NFU secures practical solution to hedgerow management

Environment and climate

Legislation on future regulations has come into force, with proposals to continue many of the exemptions that were offered under cross compliance – a key NFU ask.

The legislation follows Defra’s consultation last year during which the NFU submitted a detailed and considered response based on member feedback.

Defra is opting for a continuation of two metre buffer strips and a no-cutting period, a reduction in red tape, and a cooperative approach to enforcement and sanctions.

Defra has reported that more than 95% of respondents supported plans to maintain a no-cutting period and hedgerow buffer strips.

The regulations include a two metre buffer strip from the centre of hedgerows, with no cultivation or application of pesticides or fertilisers in most cases, and a no-cutting period between 1 March and 31 August to protect nesting birds.

Read our deep dive on the regulations.

Further measures

The RPA will continue its role as regulator with a default position of providing advice and guidance in the first instance, to help farmers comply with the regulations.

A consultation on new civil and criminal sanctions to enable the RPA to take appropriate and proportionate actions against anyone causing serious or repeated damage will be held in ‘due course’.

A key change is the new ‘streamlined notification process’ for farmers needing an exemption to cut hedges in August if they are sowing oilseed rape or temporary grass, which replaces the previous two-week waiting period.

Balancing the need to continue protecting hedgerows while producing food on farms is vital for our food security.”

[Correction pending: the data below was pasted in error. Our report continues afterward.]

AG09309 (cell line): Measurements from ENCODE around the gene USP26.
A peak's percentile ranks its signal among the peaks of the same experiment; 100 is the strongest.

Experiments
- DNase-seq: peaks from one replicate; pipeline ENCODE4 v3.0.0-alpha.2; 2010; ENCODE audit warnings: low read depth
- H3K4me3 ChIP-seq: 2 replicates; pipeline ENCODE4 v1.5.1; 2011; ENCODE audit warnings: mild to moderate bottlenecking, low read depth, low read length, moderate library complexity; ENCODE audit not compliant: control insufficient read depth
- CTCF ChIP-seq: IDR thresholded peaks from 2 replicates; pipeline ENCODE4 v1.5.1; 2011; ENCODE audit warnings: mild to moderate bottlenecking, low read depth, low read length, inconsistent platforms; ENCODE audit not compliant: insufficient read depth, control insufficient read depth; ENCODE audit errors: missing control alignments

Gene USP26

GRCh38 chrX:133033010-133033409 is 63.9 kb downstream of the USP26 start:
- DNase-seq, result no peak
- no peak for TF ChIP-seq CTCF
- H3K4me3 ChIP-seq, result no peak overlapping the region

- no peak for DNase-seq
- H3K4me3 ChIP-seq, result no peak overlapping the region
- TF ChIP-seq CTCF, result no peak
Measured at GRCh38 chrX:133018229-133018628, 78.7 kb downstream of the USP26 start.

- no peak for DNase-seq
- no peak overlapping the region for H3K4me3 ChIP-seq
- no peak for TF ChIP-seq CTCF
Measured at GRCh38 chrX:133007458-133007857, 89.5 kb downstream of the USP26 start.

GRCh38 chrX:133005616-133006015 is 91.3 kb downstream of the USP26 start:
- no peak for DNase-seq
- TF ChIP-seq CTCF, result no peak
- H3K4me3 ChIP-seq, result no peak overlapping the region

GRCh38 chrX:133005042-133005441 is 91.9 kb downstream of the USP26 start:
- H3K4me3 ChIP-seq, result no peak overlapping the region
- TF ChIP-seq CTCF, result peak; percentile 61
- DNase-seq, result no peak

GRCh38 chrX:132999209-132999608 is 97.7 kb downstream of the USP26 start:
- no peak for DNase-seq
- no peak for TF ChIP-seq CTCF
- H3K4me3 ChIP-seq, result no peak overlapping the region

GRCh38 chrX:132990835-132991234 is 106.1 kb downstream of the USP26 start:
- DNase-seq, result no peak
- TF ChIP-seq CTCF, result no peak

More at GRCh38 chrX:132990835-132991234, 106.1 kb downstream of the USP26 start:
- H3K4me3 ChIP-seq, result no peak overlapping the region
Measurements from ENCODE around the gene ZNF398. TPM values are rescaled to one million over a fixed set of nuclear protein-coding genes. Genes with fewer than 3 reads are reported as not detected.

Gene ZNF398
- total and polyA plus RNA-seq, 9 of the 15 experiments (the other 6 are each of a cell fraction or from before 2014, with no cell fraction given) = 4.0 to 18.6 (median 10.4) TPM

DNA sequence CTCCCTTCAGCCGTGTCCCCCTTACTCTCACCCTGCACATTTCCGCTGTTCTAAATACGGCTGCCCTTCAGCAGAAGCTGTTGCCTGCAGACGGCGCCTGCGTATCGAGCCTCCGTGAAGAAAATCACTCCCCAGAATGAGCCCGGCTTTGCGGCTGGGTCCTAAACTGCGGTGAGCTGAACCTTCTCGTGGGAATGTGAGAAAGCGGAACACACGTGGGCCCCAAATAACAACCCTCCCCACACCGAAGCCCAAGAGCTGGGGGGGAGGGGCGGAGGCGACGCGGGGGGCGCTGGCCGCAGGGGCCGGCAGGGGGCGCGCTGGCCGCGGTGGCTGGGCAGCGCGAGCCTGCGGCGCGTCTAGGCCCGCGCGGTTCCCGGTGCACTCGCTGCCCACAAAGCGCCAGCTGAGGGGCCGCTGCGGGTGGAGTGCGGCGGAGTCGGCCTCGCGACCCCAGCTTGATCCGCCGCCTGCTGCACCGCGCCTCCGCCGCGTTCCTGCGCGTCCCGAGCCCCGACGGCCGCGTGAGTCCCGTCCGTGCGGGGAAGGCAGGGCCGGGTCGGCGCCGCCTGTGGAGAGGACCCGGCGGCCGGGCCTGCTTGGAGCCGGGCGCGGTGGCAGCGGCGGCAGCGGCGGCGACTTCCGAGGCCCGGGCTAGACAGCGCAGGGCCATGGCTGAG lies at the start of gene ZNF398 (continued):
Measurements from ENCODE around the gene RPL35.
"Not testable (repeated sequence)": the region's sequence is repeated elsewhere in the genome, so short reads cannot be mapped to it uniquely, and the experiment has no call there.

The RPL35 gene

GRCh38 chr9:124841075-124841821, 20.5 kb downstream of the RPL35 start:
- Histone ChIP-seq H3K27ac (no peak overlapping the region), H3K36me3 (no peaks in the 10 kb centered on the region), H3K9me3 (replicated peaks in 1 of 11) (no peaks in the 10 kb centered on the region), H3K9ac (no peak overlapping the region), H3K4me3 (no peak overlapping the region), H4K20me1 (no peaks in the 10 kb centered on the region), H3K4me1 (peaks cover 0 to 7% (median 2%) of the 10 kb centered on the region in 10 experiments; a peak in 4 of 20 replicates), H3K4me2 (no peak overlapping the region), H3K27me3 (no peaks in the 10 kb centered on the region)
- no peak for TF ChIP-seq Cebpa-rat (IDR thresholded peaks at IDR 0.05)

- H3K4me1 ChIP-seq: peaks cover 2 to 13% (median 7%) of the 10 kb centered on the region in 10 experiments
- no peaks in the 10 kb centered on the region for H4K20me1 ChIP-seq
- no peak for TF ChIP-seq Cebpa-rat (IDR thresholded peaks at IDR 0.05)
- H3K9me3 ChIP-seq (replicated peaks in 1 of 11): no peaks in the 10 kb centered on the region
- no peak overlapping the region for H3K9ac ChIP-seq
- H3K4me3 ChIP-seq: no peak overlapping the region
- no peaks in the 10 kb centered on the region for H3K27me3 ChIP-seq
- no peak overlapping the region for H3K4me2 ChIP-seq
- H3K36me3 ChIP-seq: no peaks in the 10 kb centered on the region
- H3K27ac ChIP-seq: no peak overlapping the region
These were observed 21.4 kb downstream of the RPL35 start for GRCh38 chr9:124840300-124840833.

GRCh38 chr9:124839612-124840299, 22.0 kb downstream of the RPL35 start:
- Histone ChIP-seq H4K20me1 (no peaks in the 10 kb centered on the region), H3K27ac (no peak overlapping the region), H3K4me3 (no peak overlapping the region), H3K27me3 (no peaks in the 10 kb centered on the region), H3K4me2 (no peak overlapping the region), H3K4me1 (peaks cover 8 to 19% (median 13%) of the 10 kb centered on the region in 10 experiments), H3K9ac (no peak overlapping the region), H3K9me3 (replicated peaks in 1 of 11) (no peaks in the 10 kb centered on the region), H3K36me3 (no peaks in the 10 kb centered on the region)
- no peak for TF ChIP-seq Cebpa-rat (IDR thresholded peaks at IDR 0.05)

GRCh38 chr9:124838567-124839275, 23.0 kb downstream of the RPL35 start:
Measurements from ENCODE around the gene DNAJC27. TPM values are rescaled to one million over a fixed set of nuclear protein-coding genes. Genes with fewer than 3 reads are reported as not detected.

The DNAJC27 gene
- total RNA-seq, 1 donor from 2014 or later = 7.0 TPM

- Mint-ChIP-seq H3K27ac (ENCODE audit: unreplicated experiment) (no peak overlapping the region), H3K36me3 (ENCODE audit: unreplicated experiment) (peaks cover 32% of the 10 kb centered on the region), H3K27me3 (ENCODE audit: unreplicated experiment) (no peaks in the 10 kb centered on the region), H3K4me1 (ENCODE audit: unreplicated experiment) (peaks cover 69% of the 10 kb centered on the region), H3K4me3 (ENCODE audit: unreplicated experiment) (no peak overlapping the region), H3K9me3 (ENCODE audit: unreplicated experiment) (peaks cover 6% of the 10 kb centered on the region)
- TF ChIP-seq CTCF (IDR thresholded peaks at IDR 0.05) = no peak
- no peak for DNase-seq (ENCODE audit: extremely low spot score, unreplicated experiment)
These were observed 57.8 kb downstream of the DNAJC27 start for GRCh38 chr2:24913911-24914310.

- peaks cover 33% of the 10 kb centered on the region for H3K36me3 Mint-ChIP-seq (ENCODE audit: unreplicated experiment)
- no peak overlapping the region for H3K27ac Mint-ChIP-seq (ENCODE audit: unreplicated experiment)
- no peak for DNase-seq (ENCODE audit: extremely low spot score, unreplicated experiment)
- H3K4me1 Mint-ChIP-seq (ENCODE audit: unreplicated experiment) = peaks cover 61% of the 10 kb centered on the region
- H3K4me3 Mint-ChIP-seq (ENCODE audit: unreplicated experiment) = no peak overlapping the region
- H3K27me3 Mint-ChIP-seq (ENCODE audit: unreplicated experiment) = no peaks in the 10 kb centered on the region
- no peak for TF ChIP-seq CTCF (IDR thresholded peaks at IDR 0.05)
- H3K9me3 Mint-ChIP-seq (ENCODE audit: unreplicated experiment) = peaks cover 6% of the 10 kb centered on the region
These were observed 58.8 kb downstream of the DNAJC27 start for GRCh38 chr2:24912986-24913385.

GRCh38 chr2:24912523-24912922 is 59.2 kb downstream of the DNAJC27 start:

NFU Vice President Rachel Hallos

This was a key NFU ask for if the exemption was to continue to be handled in this way.

Farmers will be required to notify the RPA in writing of their intention to sow in specific fields before planting, simply wait for RPA email receipt confirmation, therefore removing the time the RPA used to take to turnaround requests and gaining permission.

As long as you meet the rules of this provision, you only need to make sure your notification is received by the RPA. You should make sure you receive an acknowledgement of your notification from the RPA before carrying out any work.

Simple, fair and proportionate

NFU Vice President Rachel Hallos said it was “encouraging” to see that Defra had listened to farmers.

“Hedgerows are an important part of our farming heritage with farmers and growers taking great pride in managing hundreds of thousands of kilometres of them in various forms and shapes, supporting biodiversity,” she added.

“Balancing the need to continue protecting hedgerows while producing food on farms is vital for our food security.

“These new regulations will help support the proactive management of hedges in our farmed environment, allowing timely management via hedge laying, coppicing, nurturing and protecting of newly established hedges and maintaining earth banks where hedges are located on them.”

Rachel said the NFU will work to continue to ensure “that the simpler, fairer and more proportionate ways to enforce this new legislation works for all”.  

Key dates

Cutting and trimming rules came into force on 23 May, meaning we are now in the non-cutting or trimming period unless exemptions  apply. 

The rules regarding buffer strips also came into effect immediately in certain cases. To find out more about how and when the rules are due to come into force, visit our essential information page: Hedgerow management rules: new legislation update.

These regulations will sit alongside the existing Hedgerows Regulations 1997 which prohibit the removal of countryside hedgerows, or parts of them, without first seeking approval from the Local Planning Authority. 

The Wildlife and Countryside Act 1981 meanwhile prohibits the killing, injuring or taking of wild birds, or taking or damaging their eggs and nests.

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This page was first published on 05 March 2024. It was updated on 24 May 2024.

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